Ridley Scott Claps Back at Ungrateful Guccis: I Cast Italian Icon Al Pacino

Representation matters

Al Pacino as Aldo Gucci.
YouTube/MGM Studios/'House of Gucci'

For better or for worse, Ridley Scott’s new film House of Gucci is a major step forward for Italianx representation. Only it looks like some people in the community are not pleased with the results. Specifically, the family on whom the film — about the 1995 hit that Patrizia Reggiani took out on her ex-husband, fashion house heir Maurizio Gucci — is based.

“The production of the film did not bother to consult the heirs before describing Aldo Gucci — president of the company for 30 years — and the members of the Gucci family as thugs, ignorant and insensitive to the world around them,” the heirs in question said in a statement released on Monday. “This is extremely painful from a human point of view and an insult to the legacy on which the brand is built today.” The statement hinted that the family could take action “to protect the name, image and dignity of themselves and their loved ones,” which is just vague enough that it could imply anything from legal action to doing to Scott what Reggiani did to Maurizio, although it’s been reported that there are no plans to sue yet.

This statement is consistent with negative feelings that the Gucci family has previously expressed about the movie, which was released in November. In April, one of Maurizio’s second cousins Patrizia (not to be confused with Reggiani) told the Associated Press that the Guccis are “truly disappointed” that the people involved are “stealing the identity of a family to make a profit, to increase the income of the Hollywood system.”

She took particular issue with Al Pacino, who portrays her grandfather Aldo, chairman of the company from 1953 to 1986. “My grandfather was a very handsome man, like all the Guccis, and very tall, blue eyes and very elegant. He is being played by Al Pacino, who is not very tall already, and this photo shows him as fat, short, with sideburns, really ugly. Shameful, because he doesn’t resemble him at all,” said Patrizia.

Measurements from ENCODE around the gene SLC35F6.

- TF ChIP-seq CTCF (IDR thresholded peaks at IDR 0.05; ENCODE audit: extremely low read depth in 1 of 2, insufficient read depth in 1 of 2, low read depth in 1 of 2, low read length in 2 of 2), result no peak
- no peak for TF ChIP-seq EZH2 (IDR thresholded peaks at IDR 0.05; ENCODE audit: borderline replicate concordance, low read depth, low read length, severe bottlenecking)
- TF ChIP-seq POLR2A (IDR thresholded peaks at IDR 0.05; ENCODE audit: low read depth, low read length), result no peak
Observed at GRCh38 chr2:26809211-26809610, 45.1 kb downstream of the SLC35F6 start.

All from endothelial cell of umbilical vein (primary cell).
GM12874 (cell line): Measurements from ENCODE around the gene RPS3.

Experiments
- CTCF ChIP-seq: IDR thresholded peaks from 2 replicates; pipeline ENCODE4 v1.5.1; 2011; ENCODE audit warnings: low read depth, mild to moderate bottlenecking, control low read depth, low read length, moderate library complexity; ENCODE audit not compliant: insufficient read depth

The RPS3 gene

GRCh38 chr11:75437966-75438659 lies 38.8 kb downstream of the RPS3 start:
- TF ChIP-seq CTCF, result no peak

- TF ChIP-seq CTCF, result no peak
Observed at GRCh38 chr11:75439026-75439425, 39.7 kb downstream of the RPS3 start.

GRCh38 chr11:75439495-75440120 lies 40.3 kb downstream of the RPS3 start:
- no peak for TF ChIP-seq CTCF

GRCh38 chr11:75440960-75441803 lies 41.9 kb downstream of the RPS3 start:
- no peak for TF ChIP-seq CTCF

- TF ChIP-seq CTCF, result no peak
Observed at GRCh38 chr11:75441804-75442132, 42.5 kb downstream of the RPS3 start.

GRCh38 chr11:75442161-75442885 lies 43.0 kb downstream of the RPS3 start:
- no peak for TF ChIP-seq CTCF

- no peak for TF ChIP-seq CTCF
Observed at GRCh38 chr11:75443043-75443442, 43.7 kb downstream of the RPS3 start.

Tom Ford, who is depicted in the film for his role as creative director of Gucci in the 1990s, was apparently also not the biggest fan of House of Gucci (a sentiment shared by basically everyone portrayed in the movie, so far). “I felt as though I had lived through a hurricane when I left the theater,” he wrote in a review for his friend Graydon Carter’s newsletter Air Mail. Ford panned Pacino and Jared Leto — the latter of whom plays Aldo’s son Paolo Gucci — comparing their performances to Saturday Night Live sketches and calling them “absolute hams — and not of the prosciutto variety” in the film. Oh, so it’s okay when he says that?

Scott, defending the honor of Pacino nearly eight months after Patrizia Gucci’s verbal assassination, said in a recent interview on the Total Film podcast: “[T]he people that were writing from the family to us at the onset were alarmingly insulting, saying that Al Pacino did not represent physically Aldo Gucci in any shape or form. And yet, frankly, how could they be better represented than by Al Pacino? Excuse me! You probably have the best actors in the world, you should be so fucking lucky.”

Hard to argue with that. It would certainly feel like a dream of some sort (probably “fever”) to be played by a bald-capped, latexed-to-death Leto, or even better, Lady Gaga, who spent so long in character as Patrizia Gucci that she more or less disassociated. Now that’s what I call honoring the community.